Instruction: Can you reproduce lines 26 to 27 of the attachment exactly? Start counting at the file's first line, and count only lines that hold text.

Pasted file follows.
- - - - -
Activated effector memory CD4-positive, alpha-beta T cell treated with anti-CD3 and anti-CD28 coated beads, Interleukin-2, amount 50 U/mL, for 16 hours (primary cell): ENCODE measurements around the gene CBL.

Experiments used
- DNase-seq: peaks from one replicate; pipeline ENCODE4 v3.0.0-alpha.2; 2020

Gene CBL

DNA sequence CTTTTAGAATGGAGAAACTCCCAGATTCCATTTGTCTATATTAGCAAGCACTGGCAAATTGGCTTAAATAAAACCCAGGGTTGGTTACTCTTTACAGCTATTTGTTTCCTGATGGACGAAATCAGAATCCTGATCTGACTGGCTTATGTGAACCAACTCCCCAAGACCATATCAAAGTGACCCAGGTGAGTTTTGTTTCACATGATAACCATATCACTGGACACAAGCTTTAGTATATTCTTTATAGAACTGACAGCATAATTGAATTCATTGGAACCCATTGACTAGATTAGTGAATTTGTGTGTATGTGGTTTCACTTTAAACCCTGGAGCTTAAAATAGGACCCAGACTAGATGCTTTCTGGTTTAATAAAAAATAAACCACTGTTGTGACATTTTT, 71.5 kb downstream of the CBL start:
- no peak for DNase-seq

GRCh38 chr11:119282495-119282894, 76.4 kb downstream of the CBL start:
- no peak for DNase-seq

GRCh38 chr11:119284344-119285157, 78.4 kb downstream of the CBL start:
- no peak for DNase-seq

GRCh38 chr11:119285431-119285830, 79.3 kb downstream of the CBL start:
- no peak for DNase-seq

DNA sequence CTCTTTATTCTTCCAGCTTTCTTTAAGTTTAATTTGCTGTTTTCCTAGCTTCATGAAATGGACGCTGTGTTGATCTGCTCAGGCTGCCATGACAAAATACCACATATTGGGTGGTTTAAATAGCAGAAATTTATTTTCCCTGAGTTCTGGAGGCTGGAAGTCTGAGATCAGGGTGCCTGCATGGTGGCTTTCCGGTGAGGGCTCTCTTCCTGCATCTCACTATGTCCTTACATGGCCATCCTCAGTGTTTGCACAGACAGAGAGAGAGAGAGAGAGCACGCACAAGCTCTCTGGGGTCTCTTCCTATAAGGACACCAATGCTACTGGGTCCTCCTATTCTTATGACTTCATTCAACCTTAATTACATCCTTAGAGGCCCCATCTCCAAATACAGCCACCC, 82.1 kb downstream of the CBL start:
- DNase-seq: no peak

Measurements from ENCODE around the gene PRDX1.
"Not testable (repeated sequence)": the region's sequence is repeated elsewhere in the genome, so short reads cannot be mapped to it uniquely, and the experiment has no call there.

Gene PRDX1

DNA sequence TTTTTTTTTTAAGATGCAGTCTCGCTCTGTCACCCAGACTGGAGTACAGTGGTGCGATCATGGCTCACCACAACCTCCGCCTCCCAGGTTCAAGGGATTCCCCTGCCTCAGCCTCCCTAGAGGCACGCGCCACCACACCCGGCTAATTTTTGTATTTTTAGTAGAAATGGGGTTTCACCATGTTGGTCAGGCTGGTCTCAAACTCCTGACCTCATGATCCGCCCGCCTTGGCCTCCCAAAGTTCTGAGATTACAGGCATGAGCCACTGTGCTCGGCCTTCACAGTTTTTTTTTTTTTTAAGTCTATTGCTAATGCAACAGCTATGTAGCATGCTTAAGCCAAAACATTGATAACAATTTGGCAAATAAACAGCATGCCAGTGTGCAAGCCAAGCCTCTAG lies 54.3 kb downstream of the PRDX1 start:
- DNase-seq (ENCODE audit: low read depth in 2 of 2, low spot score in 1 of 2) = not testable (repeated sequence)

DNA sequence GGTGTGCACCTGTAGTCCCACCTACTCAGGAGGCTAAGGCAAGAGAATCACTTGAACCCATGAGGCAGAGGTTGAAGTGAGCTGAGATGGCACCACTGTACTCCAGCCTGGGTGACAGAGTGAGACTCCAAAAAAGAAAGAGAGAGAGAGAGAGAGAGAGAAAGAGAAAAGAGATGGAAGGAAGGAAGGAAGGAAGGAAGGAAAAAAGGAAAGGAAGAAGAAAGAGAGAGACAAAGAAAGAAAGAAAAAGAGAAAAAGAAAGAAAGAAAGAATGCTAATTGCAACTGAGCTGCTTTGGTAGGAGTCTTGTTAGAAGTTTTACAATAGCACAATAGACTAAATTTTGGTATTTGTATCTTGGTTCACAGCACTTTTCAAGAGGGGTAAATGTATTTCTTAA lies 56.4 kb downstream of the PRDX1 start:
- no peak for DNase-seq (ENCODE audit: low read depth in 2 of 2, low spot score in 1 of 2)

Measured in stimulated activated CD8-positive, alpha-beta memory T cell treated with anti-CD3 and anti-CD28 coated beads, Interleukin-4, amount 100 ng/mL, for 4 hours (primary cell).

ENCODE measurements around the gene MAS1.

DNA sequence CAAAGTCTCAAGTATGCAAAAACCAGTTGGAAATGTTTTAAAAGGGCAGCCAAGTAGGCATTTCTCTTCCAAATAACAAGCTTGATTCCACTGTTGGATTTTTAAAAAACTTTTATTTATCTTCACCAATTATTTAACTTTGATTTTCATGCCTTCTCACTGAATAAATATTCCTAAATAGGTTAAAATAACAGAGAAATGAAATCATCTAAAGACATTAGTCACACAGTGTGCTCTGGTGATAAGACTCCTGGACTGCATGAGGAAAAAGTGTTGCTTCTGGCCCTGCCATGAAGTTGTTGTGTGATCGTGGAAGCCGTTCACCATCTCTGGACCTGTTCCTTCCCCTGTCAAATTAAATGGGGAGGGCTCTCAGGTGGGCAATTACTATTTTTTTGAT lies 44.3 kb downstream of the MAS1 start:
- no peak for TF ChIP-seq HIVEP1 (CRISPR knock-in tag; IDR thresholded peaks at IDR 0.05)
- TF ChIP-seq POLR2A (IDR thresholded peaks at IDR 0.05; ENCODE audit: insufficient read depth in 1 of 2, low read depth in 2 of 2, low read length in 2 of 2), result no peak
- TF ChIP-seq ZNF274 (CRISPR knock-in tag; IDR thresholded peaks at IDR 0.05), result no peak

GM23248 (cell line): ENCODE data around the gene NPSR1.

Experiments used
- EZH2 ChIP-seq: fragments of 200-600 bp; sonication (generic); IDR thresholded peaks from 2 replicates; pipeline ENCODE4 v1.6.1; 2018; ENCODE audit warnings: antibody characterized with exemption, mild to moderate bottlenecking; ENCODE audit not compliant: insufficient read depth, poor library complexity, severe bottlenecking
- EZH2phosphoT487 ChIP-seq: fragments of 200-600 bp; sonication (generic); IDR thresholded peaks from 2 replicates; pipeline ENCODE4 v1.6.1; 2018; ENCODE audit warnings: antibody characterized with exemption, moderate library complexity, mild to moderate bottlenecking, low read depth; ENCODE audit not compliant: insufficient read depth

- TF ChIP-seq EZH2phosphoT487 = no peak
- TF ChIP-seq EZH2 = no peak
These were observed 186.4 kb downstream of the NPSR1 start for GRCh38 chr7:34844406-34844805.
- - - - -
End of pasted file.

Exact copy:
- TF ChIP-seq POLR2A (IDR thresholded peaks at IDR 0.05; ENCODE audit: insufficient read depth in 1 of 2, low read depth in 2 of 2, low read length in 2 of 2), result no peak
- TF ChIP-seq ZNF274 (CRISPR knock-in tag; IDR thresholded peaks at IDR 0.05), result no peak